42. ^ Top1in10000.pdf (PDF). Retrieved on August 6, 2006.
  43. ^ The Inheritance of Inequality Bowles, Samuel; Gintis, Herbert. The Journal of Economic Perspectives. Volume 16, Number 3, 1 August 2002, pp. 3-30(28)
  44. ^ Neisser et al. (August 7, 1995). Intelligence: Knowns and Unknowns. Board of Scientific Affairs of the American Psychological Association. Retrieved on August 6, 2006.
  45. ^ Michael A. McDaniel, Virginia Commonwealth University (accepted for publication August 2006). Estimating state IQ: Measurement challenges and preliminary correlates (PDF). Intelligence.
  46. ^ Neisser et al.. Intelligence: Knowns and Unknowns. Board of Scientific Affairs of the American Psychological Association. Retrieved on August 6, 2006.
  47. ^ Steve Sailer. How to Help the Left Half of the Bell Curve. VDARE.com. Retrieved on August 6, 2006.
  48. ^ Neisser et al. (August 7, 1995). Intelligence: Knowns and Unknowns. Board of Scientific Affairs of the American Psychological Association. Retrieved on August 6, 2006.
  49. ^ Jensen, Arthur (1982). "The Debunking of Scientific Fossils and Straw Persons". Contemporary Education Review 1 (2): 121-135. Retrieved on 2007-03-01.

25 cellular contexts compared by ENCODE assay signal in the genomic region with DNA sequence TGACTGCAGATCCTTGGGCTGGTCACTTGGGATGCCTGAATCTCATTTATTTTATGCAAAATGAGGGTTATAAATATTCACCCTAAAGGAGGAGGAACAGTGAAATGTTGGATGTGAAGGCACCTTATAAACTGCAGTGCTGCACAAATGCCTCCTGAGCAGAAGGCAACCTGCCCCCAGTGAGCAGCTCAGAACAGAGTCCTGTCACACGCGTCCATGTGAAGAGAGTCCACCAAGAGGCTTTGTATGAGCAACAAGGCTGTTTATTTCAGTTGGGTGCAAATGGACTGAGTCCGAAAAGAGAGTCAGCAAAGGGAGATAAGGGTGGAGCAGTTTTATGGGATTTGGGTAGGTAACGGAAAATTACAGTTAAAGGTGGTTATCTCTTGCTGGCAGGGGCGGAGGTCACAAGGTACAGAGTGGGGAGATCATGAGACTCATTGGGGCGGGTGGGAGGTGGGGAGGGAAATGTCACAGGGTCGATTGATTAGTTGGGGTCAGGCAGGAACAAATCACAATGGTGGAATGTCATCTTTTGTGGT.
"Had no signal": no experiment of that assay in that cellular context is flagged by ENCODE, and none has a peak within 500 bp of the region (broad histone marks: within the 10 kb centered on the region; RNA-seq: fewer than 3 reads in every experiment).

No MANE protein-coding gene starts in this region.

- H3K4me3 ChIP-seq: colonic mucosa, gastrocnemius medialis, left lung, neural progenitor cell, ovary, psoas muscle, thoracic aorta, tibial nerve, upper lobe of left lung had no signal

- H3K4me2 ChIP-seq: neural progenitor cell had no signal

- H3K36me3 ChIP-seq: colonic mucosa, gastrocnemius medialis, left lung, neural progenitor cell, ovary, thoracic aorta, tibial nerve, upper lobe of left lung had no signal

50. ^ Neisser et al. (August 7, 1995). Intelligence: Knowns and Unknowns. Board of Scientific Affairs of the American Psychological Association. Retrieved on August 6, 2006.
  51. ^ Culture-Fair Cognitive Ability Assessment Steven P. Verney Assessment, Vol. 12, No. 3, 303-319 (2005)
  52. ^ Cross-cultural effects on IQ test performance: a review and preliminary normative indications on WAIS-III test performance. Shuttleworth-Edwards AB, Kemp RD, Rust AL, Muirhead JG, Hartman NP, Radloff SE. J Clin Exp Neuropsychol. 2004 Oct;26(7):903-20.
  53. ^ Case for Non-Biased Intelligence Testing Against Black Africans Has Not Been Made: A Comment on Rushton, Skuy, and Bons (2004) 1*, Leah K. Hamilton1, Betty R. Onyura1 and Andrew S. Winston International Journal of Selection and Assessment Volume 14 Issue 3 Page 278 - September 2006
  54. ^ "Many times, if the researchers had a child they couldn't test, they just assumed he or she was retarded and assigned a low IQ score." Professor challenges autism assumption. The Oregonian, November 25, 2006.[1]. Retrieved 2007-02-25.
  55. ^ The attack of the psychometricians. DENNY BORSBOOM. PSYCHOMETRIKA VOL 71, NO 3, 425–440. SEPTEMBER 2006.

[edit] See also

[edit] References

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[edit] External links

[edit] Collective statements